Third: Keep things quiet and relaxed. Let your cat come to you when they are ready. Resist the urge to bring out the cat toys and laser pointers. Cats are curious and, in time, they will come to see who you are. When they do, move gently. Offer your finger for them to sniff and, maybe, claim by rubbing their cheeks on it.

    Fourth: Give them a hidey-hole or a place to retreat and feel safe. It works well to just keep the carrier door open so they can retreat into it if they feel scared. An old blanket formed into a “nest” in the corner works well. If you are in a bedroom your cat will likely scoot under the bed. This is okay. Let them. They won’t be under the bed forever and they feel safe there.

    Finally: Make sure that they know where their food, water, and the litter box is. Let them find these things on their own (don’t pick them up and “introduce” them). Again, it might take time, but your new friend will find what they need and all you have to do is be patient while they do.

     These seem like simple, logical things to do, and they are. Sometimes, though, it’s very difficult to be patient and let your cat adjust. If you can let your cat adjust to things on their own timetable, you’ll be rewarded with a happy, well-adjusted furry friend.










Tips to Introduce a New Cat or Dog 

to Your Pet Family 

    If you are a cat or dog owner who has just brought a new animal home, it can sometimes be a rough adjustment on your ‘home’ cat or dog! After all, he or she has been getting all the attention for some time. However, some cats and dogs adjust instantly and love the addition of a new cat/dog and have no trouble at all, while others need some encouragement and training to do so. With a little love and effort, you can have a happy household of cats and dogs.

    If you have the time, it is best to introduce your cats and dogs away from home and let them get to know each other before coming home. That way, the introduction is not as jarring or a surprise. However, all the steps below can be accomplished in your home. This article will focus on dogs although the same idea can be applied to cats.

Start by having separate areas for your cats/dogs

 The best way to introduce new cats or dogs to each other is slowly and with caution. As mentioned above, sometimes it will be love at first sight, while, at other times, it will be a sniffing party and a cautionary meet. Therefore, it is best to have separate areas for your cats/dogs in case they don’t get along. You can use a dog’s or child’s gate to separate them, cat or dog crates or put your cats/dogs in separate rooms. And, make sure that they know, on command, when you say ‘stop’ or ‘leave’ that they will go to their separate areas.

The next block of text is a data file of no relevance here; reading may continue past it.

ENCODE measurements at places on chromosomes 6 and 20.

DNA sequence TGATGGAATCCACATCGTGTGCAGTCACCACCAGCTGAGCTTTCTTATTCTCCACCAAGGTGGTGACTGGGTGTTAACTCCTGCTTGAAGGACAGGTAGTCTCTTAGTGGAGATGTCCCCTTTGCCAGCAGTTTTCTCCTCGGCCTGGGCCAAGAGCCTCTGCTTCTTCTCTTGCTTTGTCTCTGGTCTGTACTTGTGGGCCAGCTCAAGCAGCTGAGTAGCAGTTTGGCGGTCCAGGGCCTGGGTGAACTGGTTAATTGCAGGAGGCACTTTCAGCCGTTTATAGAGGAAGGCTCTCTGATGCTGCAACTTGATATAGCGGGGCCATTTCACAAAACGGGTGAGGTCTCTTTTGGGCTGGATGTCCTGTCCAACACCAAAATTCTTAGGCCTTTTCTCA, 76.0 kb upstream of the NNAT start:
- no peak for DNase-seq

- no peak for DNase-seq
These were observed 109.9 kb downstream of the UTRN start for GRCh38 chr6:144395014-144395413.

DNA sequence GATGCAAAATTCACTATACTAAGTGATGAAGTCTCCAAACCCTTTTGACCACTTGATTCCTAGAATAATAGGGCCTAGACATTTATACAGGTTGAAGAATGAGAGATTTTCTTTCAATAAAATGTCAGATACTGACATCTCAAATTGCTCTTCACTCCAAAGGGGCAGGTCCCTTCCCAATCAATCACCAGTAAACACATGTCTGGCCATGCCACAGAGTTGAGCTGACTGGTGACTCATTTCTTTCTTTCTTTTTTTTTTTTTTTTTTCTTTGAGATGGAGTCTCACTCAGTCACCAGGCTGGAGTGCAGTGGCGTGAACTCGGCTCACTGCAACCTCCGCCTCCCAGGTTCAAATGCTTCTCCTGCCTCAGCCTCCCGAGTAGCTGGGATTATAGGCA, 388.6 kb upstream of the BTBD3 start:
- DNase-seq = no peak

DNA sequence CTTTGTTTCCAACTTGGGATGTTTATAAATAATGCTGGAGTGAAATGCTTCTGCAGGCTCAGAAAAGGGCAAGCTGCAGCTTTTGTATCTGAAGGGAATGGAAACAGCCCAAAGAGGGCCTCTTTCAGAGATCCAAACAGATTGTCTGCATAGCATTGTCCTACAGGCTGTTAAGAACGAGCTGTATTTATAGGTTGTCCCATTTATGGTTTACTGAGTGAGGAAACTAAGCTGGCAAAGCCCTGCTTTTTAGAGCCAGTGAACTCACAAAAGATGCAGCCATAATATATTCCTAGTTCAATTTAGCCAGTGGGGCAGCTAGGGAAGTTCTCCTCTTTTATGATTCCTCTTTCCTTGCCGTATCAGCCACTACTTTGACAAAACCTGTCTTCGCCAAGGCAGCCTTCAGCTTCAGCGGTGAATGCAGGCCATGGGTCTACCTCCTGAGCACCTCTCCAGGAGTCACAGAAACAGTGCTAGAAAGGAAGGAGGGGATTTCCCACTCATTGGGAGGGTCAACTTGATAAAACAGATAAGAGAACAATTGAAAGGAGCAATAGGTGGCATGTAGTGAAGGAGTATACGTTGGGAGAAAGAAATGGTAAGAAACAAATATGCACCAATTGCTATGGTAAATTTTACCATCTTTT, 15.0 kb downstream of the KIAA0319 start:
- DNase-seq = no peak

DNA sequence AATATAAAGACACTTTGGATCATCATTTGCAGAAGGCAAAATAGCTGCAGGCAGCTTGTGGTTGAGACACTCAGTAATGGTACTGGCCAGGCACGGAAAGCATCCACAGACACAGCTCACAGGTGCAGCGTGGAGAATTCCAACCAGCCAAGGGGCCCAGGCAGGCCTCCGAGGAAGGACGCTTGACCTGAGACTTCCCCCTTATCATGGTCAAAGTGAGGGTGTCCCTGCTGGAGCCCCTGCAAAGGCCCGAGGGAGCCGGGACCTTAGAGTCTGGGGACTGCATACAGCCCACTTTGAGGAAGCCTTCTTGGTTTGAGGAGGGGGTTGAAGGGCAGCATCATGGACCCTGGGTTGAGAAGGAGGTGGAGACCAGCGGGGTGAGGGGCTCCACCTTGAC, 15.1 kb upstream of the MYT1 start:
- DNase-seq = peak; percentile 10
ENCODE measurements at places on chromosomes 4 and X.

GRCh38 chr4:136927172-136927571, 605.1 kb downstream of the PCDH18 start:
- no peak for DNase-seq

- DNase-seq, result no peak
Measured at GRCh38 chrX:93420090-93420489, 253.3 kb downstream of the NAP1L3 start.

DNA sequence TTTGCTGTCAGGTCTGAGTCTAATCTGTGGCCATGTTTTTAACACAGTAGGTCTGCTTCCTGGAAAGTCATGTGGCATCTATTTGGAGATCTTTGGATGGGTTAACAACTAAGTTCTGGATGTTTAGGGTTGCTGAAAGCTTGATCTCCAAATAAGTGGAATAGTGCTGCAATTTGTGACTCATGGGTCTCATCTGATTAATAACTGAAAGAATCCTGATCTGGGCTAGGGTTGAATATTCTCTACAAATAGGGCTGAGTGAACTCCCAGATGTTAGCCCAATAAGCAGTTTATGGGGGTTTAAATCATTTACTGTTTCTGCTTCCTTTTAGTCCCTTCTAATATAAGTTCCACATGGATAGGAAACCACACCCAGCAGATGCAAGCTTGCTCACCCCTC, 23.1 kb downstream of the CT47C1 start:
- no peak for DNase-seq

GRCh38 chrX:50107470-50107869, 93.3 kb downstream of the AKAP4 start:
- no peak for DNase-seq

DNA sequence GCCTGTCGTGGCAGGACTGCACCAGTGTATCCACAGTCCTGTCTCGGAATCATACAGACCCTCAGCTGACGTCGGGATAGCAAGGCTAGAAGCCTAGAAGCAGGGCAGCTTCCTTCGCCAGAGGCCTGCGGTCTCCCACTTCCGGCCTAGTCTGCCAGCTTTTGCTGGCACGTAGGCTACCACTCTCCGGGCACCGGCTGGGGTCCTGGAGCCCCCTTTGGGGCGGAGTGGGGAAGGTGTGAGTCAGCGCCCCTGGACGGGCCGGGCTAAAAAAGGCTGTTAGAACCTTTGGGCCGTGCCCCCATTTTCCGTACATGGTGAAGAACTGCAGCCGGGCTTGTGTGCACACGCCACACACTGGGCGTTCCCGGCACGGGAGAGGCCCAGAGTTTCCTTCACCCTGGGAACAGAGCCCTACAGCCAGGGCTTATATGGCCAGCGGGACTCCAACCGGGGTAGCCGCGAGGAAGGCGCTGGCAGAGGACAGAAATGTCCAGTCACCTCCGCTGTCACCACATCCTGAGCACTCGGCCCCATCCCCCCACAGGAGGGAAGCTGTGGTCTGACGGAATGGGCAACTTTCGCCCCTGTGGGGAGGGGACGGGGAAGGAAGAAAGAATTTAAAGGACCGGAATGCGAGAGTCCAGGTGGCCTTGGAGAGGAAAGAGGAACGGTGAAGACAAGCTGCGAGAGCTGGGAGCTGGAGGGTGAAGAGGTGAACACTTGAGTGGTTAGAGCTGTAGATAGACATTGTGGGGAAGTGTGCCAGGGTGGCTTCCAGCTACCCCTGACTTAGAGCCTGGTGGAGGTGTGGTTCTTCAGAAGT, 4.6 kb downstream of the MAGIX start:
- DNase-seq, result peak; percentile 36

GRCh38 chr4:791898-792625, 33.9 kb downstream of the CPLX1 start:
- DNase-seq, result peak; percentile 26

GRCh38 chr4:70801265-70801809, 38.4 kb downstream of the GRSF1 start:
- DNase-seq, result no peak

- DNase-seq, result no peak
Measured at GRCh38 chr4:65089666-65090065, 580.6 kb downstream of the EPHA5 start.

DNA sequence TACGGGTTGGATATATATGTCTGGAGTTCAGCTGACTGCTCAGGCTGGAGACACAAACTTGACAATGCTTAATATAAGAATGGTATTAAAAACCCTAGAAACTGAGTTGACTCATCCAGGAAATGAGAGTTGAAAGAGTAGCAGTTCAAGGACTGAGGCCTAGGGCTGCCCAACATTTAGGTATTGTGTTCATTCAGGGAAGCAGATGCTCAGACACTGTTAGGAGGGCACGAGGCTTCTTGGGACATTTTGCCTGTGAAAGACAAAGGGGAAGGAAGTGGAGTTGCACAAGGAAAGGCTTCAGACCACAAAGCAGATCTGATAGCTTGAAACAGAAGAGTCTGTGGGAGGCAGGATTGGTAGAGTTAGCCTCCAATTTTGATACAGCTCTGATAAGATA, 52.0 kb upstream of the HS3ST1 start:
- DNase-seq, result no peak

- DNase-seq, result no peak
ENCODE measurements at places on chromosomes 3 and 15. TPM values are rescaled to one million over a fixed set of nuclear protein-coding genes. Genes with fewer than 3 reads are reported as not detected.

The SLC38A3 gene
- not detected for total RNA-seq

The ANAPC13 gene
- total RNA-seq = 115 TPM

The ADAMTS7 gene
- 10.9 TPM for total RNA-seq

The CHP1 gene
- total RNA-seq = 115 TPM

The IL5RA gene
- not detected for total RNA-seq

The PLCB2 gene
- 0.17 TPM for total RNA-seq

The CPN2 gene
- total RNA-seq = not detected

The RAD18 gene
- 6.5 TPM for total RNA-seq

Introduce your cats or dogs in a neutral area where neither cat/dog has been

     If you can introduce your cats or dogs in a spot which hasn’t been occupied by your first (home) cat/dog, this is advantageous as it is common ground. You might need some help with this (another family friend or neighbor) and you should always have both cats/dogs on leashes. You can slowly bring them together and see how they respond to each other. If they seem antagonistic, give them a break and try again later. If they both react well with each other, praise them and give them treats.

    If you are a cat or dog owner who has just brought a new animal home, it can sometimes be a rough adjustment on your ‘home’ cat or dog! After all, he or she has been getting all the attention for some time. However, some cats and dogs adjust instantly and love the addition of a new cat/dog and have no trouble at all, while others need some encouragement and training to do so. With a little love and effort, you can have a happy household of cats and dogs.

    If you have the time, it is best to introduce your cats and dogs away from home and let them get to know each other before coming home. That way, the introduction is not as jarring or a surprise. However, all the steps below can be accomplished in your home. This article will focus on dogs although the same idea can be applied to cats.